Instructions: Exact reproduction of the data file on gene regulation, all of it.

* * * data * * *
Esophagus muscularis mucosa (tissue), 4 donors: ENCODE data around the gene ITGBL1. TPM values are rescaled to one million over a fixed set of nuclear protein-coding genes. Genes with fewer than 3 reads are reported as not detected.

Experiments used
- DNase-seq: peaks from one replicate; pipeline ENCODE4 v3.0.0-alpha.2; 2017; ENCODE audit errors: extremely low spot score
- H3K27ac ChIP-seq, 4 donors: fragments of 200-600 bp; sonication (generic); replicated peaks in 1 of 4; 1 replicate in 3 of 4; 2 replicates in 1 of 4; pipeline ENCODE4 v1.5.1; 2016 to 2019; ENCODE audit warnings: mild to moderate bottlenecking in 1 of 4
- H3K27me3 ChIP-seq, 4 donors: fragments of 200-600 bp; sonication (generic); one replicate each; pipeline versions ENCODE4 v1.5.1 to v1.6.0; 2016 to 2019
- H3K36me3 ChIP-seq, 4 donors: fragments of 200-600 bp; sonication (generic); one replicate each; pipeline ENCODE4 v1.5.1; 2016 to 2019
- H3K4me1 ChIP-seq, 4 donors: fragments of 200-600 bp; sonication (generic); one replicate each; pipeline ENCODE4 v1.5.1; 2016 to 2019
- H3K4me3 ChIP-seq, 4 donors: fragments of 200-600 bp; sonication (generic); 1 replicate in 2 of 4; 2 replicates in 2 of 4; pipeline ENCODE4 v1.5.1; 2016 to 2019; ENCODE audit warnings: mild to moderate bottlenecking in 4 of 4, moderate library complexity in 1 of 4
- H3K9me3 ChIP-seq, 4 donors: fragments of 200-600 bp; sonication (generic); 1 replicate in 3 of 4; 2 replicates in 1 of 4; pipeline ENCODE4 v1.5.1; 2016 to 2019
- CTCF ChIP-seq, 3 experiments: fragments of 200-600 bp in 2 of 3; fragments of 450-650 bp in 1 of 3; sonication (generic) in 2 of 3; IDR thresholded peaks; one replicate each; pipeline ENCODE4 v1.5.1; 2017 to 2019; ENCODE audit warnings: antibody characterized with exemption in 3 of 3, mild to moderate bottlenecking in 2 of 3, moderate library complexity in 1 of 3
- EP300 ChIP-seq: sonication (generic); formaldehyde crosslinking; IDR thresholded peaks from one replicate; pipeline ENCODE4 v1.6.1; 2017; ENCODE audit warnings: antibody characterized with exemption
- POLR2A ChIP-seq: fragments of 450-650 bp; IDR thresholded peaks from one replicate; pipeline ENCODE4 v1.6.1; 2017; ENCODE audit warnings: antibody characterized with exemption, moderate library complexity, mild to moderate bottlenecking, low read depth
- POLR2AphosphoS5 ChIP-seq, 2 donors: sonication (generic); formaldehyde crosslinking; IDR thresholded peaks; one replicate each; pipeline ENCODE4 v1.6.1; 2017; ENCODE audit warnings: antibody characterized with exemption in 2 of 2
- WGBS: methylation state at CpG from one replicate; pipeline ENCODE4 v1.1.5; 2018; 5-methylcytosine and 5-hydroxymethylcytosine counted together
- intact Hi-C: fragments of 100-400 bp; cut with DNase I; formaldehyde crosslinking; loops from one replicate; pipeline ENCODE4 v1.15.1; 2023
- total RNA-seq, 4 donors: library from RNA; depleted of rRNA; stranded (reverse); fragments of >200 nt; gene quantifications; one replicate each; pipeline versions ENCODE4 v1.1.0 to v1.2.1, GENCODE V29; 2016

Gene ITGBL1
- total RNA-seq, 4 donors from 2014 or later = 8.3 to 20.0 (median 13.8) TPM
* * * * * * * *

Esophagus muscularis mucosa (tissue), 4 donors: ENCODE data around the gene ITGBL1. TPM values are rescaled to one million over a fixed set of nuclear protein-coding genes. Genes with fewer than 3 reads are reported as not detected.

Experiments used
- DNase-seq: peaks from one replicate; pipeline ENCODE4 v3.0.0-alpha.2; 2017; ENCODE audit errors: extremely low spot score
- H3K27ac ChIP-seq, 4 donors: fragments of 200-600 bp; sonication (generic); replicated peaks in 1 of 4; 1 replicate in 3 of 4; 2 replicates in 1 of 4; pipeline ENCODE4 v1.5.1; 2016 to 2019; ENCODE audit warnings: mild to moderate bottlenecking in 1 of 4
- H3K27me3 ChIP-seq, 4 donors: fragments of 200-600 bp; sonication (generic); one replicate each; pipeline versions ENCODE4 v1.5.1 to v1.6.0; 2016 to 2019
- H3K36me3 ChIP-seq, 4 donors: fragments of 200-600 bp; sonication (generic); one replicate each; pipeline ENCODE4 v1.5.1; 2016 to 2019
- H3K4me1 ChIP-seq, 4 donors: fragments of 200-600 bp; sonication (generic); one replicate each; pipeline ENCODE4 v1.5.1; 2016 to 2019
- H3K4me3 ChIP-seq, 4 donors: fragments of 200-600 bp; sonication (generic); 1 replicate in 2 of 4; 2 replicates in 2 of 4; pipeline ENCODE4 v1.5.1; 2016 to 2019; ENCODE audit warnings: mild to moderate bottlenecking in 4 of 4, moderate library complexity in 1 of 4
- H3K9me3 ChIP-seq, 4 donors: fragments of 200-600 bp; sonication (generic); 1 replicate in 3 of 4; 2 replicates in 1 of 4; pipeline ENCODE4 v1.5.1; 2016 to 2019
- CTCF ChIP-seq, 3 experiments: fragments of 200-600 bp in 2 of 3; fragments of 450-650 bp in 1 of 3; sonication (generic) in 2 of 3; IDR thresholded peaks; one replicate each; pipeline ENCODE4 v1.5.1; 2017 to 2019; ENCODE audit warnings: antibody characterized with exemption in 3 of 3, mild to moderate bottlenecking in 2 of 3, moderate library complexity in 1 of 3
- EP300 ChIP-seq: sonication (generic); formaldehyde crosslinking; IDR thresholded peaks from one replicate; pipeline ENCODE4 v1.6.1; 2017; ENCODE audit warnings: antibody characterized with exemption
- POLR2A ChIP-seq: fragments of 450-650 bp; IDR thresholded peaks from one replicate; pipeline ENCODE4 v1.6.1; 2017; ENCODE audit warnings: antibody characterized with exemption, moderate library complexity, mild to moderate bottlenecking, low read depth
- POLR2AphosphoS5 ChIP-seq, 2 donors: sonication (generic); formaldehyde crosslinking; IDR thresholded peaks; one replicate each; pipeline ENCODE4 v1.6.1; 2017; ENCODE audit warnings: antibody characterized with exemption in 2 of 2
- WGBS: methylation state at CpG from one replicate; pipeline ENCODE4 v1.1.5; 2018; 5-methylcytosine and 5-hydroxymethylcytosine counted together
- intact Hi-C: fragments of 100-400 bp; cut with DNase I; formaldehyde crosslinking; loops from one replicate; pipeline ENCODE4 v1.15.1; 2023
- total RNA-seq, 4 donors: library from RNA; depleted of rRNA; stranded (reverse); fragments of >200 nt; gene quantifications; one replicate each; pipeline versions ENCODE4 v1.1.0 to v1.2.1, GENCODE V29; 2016

Gene ITGBL1
- total RNA-seq, 4 donors from 2014 or later = 8.3 to 20.0 (median 13.8) TPM